Can magic mushrooms and cannabis treat depression?

The outlawing of drugs such as cannabis, magic mushrooms and other psychoactive substances amounts to scientific censorship and is hampering research into potentially important medicinal uses, leading scientists argue.

Laws and international conventions dating back to the 1960s have set back research in key areas such as consciousness by decades, they argued in the journal Nature Reviews Neuroscience.

Professor David Nutt believes that – the decision to outlaw these drugs was based on their perceived dangers, but in many cases the potential risks have been overstated. – In a statement he said the laws amounted – to the worst case of scientific censorship since the Catholic Church banned the works of Copernicus and Galileo.

Nutt, neuropsychopharmacology at Imperial College London and Leslie King, both former British government drugs advisers, and co-author David Nichols of the University of North Carolina, called for the use of psychoactive drugs in research to be exempted from severe restrictions.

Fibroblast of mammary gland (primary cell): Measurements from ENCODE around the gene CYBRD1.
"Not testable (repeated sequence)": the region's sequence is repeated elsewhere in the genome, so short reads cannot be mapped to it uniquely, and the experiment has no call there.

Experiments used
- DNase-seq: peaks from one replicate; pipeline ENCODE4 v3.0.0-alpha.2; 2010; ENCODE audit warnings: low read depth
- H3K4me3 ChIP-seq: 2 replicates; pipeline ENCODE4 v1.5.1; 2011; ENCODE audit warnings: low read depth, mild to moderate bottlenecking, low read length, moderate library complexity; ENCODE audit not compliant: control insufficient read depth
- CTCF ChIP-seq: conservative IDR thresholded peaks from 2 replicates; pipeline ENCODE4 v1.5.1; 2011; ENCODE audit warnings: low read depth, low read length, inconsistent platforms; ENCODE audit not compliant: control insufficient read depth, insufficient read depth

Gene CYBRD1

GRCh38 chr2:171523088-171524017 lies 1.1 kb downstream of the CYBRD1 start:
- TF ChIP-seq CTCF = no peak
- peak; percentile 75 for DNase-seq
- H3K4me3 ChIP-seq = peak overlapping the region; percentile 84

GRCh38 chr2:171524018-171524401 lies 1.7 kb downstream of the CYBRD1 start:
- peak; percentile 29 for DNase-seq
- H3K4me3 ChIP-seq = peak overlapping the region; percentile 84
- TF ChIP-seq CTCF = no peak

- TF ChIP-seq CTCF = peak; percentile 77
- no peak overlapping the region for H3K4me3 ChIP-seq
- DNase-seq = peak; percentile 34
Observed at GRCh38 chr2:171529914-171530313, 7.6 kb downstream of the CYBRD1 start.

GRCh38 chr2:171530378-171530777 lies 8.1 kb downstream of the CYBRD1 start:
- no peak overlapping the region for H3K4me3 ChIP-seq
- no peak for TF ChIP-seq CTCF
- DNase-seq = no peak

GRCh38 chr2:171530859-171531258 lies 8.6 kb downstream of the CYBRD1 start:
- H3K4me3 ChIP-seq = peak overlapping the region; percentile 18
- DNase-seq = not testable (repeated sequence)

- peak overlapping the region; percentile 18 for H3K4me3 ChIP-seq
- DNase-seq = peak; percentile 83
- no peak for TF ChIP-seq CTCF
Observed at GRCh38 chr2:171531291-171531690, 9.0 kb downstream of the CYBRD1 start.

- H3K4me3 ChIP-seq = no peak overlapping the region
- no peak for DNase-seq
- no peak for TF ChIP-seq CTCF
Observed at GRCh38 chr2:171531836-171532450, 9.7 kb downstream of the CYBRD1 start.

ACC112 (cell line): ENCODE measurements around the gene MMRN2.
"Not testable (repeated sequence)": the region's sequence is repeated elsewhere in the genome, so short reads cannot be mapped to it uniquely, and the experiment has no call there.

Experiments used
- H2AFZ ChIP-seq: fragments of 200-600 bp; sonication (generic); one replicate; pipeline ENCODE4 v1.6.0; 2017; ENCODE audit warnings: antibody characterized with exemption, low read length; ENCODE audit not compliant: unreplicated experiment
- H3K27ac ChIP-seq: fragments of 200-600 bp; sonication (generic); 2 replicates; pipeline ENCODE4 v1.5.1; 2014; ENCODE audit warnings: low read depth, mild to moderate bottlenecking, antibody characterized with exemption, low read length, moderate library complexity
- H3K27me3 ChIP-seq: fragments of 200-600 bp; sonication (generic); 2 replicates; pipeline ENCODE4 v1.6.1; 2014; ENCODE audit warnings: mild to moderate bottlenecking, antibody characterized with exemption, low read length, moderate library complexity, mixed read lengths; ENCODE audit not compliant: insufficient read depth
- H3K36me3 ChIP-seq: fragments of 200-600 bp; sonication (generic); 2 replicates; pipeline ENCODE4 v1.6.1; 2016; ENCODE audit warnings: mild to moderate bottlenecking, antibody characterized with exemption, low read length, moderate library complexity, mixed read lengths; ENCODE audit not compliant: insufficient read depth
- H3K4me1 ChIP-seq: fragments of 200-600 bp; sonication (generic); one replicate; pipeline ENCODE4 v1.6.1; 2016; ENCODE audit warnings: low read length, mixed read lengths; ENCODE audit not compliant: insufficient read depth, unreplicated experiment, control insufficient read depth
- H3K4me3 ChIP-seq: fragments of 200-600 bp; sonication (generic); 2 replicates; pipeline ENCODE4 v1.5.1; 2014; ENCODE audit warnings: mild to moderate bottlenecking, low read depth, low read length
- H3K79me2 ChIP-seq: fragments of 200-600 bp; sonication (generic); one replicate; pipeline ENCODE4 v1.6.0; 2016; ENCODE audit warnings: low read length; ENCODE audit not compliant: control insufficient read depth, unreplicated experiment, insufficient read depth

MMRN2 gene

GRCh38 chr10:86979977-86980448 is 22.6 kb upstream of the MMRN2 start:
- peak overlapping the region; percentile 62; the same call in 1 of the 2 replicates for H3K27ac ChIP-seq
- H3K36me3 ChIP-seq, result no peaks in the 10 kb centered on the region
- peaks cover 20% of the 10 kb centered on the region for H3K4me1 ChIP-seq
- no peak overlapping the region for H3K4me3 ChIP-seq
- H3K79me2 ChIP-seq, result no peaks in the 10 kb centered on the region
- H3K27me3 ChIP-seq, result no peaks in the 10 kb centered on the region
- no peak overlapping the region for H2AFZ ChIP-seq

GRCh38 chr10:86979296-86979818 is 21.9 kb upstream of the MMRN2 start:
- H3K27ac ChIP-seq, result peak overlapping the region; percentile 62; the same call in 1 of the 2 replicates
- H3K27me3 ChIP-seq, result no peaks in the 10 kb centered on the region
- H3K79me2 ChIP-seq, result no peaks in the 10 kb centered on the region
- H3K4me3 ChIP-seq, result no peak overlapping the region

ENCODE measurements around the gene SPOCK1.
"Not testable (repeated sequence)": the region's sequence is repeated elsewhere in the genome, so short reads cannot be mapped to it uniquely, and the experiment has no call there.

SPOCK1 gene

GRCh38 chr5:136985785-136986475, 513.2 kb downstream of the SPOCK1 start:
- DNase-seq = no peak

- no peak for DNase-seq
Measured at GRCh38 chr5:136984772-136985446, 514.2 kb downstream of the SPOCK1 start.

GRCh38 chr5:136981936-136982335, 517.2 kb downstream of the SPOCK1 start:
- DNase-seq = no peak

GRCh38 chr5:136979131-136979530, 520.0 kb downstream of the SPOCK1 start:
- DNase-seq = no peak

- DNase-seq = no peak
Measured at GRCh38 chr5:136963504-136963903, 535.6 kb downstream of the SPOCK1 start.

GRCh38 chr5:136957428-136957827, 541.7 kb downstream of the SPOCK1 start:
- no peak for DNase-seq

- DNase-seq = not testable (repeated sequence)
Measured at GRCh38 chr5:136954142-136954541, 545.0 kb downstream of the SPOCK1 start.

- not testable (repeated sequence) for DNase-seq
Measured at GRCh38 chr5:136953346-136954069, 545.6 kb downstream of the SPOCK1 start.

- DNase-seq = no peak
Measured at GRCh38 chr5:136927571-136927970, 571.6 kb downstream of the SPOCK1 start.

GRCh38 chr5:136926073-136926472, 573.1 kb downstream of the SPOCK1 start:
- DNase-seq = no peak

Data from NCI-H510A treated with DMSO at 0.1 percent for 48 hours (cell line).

“If we adopted a more rational approach to drug regulation, it would empower researchers to make advances in the study of consciousness and brain mechanisms of psychosis, and could lead to major treatment innovations in areas such as depression and PTSD,” Nutt said.

Last year he conducted a small human trial using psilocybin, the psychedelic ingredient in magic mushrooms. His study, using volunteers, suggested the drug had the potential to alleviate severe forms of depression in people who did not respond to other treatments.

But in April, Nutt said his plans to conduct the first full clinical trial to explore psilocybin as a treatment had stalled because of stringent rules on the use of illegal drugs in research.

The scientists said their calls for reform had been endorsed by the British Neuroscience Association and the British Association for Psychopharmacology.



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